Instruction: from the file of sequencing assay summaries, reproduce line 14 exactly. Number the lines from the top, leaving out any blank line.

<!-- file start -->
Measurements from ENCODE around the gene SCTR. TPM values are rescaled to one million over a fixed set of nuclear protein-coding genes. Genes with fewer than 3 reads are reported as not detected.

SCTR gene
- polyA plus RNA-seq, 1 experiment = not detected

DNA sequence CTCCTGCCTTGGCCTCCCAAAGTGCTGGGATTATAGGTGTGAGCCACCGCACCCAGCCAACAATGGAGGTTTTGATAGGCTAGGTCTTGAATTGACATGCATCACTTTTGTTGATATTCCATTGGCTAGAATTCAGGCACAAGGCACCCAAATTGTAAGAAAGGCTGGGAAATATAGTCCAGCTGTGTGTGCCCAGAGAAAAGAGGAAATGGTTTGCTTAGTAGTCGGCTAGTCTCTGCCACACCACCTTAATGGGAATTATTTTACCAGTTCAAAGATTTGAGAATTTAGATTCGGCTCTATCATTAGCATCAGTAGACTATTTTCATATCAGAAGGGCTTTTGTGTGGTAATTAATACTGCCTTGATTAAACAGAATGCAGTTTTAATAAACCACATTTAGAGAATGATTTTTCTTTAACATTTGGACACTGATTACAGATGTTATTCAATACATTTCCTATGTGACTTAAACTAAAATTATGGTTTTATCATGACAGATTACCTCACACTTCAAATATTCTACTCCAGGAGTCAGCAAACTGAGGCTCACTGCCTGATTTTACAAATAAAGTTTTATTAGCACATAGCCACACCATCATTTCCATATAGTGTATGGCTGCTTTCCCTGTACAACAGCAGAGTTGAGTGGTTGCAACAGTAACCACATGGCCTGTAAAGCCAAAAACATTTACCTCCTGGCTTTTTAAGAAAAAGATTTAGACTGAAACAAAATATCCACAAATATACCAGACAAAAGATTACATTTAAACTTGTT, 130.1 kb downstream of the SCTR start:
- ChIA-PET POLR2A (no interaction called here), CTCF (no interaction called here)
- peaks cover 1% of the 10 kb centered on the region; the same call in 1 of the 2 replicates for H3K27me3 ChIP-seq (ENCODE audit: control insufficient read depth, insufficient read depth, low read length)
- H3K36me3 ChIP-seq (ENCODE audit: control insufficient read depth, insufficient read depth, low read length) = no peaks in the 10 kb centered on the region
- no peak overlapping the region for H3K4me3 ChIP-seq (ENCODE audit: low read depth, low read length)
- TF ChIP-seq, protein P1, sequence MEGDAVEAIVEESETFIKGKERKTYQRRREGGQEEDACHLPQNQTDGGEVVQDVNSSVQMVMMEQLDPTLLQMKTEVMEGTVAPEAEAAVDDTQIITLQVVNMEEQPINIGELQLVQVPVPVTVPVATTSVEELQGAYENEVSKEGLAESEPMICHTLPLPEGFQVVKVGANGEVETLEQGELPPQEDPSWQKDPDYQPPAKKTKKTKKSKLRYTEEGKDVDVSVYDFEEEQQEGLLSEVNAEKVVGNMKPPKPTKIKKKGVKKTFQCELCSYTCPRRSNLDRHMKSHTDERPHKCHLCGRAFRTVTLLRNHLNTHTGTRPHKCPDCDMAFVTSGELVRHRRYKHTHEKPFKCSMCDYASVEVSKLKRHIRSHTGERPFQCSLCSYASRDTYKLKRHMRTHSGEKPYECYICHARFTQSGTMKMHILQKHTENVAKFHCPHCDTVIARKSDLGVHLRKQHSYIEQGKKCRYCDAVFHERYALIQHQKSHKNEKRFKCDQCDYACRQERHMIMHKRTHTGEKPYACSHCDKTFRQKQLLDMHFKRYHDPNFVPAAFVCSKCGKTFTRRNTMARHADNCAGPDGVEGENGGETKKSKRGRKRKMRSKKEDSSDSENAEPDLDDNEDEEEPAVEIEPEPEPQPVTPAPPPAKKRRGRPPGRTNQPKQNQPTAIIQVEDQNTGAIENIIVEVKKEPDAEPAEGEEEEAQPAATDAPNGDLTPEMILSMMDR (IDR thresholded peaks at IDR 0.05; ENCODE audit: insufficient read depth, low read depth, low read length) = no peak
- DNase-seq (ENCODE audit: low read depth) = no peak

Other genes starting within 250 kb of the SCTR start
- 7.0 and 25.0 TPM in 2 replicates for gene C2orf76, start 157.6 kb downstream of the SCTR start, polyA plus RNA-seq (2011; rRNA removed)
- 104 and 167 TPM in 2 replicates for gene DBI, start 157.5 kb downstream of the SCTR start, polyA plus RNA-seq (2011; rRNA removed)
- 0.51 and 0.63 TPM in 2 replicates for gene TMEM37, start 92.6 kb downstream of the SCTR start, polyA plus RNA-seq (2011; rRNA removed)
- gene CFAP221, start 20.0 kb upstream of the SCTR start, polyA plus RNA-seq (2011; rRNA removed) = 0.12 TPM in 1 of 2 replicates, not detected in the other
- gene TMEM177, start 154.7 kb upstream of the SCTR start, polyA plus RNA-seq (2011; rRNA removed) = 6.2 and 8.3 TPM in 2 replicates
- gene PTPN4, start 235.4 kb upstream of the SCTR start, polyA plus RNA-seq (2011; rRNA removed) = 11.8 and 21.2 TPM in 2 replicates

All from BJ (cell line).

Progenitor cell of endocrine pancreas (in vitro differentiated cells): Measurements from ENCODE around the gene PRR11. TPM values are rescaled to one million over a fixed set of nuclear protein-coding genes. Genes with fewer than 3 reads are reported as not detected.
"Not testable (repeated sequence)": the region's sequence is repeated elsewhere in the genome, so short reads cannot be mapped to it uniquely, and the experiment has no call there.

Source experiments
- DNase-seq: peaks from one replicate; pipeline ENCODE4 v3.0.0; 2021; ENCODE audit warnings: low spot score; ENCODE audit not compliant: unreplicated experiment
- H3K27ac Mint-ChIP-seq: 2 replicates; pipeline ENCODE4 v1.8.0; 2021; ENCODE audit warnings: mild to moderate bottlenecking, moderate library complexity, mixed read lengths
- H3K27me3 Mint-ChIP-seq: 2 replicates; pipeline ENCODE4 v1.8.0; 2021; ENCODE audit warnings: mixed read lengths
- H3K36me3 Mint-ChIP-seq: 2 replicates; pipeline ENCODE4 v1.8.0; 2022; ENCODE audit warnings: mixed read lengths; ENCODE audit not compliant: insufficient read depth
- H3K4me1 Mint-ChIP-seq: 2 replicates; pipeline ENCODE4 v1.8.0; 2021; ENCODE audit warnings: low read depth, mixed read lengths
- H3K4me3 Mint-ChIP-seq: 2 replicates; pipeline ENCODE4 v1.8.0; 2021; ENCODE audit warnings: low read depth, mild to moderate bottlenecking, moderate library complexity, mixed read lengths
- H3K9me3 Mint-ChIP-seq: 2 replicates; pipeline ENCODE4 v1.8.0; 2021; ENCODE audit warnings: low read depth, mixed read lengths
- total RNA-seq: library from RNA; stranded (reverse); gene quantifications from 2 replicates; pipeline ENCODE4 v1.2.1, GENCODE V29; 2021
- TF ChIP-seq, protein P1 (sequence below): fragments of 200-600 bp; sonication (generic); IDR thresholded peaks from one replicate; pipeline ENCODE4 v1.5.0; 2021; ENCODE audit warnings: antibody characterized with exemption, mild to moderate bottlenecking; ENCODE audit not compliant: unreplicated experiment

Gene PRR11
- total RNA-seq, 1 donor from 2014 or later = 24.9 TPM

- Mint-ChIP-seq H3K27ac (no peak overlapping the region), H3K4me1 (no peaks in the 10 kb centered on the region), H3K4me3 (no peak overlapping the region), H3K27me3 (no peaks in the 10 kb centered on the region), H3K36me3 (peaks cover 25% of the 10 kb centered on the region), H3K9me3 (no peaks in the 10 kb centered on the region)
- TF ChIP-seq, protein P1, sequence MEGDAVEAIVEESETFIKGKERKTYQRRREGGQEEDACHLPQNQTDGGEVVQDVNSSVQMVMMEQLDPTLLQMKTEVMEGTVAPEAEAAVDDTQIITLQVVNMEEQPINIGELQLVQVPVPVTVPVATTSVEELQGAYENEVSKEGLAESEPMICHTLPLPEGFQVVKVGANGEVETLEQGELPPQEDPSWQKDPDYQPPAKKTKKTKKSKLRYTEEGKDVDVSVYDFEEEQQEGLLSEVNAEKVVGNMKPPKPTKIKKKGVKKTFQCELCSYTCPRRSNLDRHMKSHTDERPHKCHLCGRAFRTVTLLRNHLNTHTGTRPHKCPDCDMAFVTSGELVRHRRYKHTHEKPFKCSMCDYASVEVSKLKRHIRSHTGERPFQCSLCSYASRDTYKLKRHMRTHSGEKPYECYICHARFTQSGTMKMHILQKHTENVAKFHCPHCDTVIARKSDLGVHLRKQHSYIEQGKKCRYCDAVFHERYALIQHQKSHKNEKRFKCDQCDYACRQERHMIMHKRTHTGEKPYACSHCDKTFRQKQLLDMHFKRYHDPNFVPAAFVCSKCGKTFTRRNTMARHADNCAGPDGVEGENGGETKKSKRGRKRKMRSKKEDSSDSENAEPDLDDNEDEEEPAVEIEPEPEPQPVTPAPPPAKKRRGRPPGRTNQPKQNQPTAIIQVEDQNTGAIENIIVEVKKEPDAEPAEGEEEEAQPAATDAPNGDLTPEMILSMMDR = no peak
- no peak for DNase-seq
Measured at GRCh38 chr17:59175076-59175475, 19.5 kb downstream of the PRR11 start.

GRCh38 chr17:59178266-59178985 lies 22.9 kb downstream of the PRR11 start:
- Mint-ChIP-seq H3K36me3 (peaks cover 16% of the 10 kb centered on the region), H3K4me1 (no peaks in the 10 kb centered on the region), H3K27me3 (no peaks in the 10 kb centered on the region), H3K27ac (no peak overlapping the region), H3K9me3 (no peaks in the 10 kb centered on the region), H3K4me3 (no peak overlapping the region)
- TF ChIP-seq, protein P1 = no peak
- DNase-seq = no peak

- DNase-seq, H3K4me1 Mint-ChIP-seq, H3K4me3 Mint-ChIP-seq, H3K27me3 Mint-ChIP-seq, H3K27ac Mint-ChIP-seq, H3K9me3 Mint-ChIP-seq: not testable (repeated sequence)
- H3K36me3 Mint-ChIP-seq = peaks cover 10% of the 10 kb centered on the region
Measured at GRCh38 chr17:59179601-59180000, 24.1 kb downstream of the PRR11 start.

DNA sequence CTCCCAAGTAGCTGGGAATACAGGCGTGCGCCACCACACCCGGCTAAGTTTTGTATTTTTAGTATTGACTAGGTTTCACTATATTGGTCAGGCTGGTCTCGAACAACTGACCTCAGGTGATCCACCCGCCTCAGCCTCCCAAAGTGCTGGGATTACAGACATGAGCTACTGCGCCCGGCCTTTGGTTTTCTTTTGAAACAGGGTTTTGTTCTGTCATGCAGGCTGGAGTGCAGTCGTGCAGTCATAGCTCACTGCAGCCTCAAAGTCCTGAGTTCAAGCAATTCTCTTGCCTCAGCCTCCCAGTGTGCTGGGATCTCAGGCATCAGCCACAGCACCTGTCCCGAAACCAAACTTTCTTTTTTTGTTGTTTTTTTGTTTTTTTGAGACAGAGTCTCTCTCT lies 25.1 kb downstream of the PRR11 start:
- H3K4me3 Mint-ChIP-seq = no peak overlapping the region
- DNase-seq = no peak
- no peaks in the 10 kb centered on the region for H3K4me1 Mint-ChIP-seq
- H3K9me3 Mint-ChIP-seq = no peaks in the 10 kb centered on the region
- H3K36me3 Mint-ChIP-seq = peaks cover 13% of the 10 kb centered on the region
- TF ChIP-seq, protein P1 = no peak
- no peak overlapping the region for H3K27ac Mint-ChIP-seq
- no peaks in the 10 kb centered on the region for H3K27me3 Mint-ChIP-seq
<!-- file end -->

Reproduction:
- 0.51 and 0.63 TPM in 2 replicates for gene TMEM37, start 92.6 kb downstream of the SCTR start, polyA plus RNA-seq (2011; rRNA removed)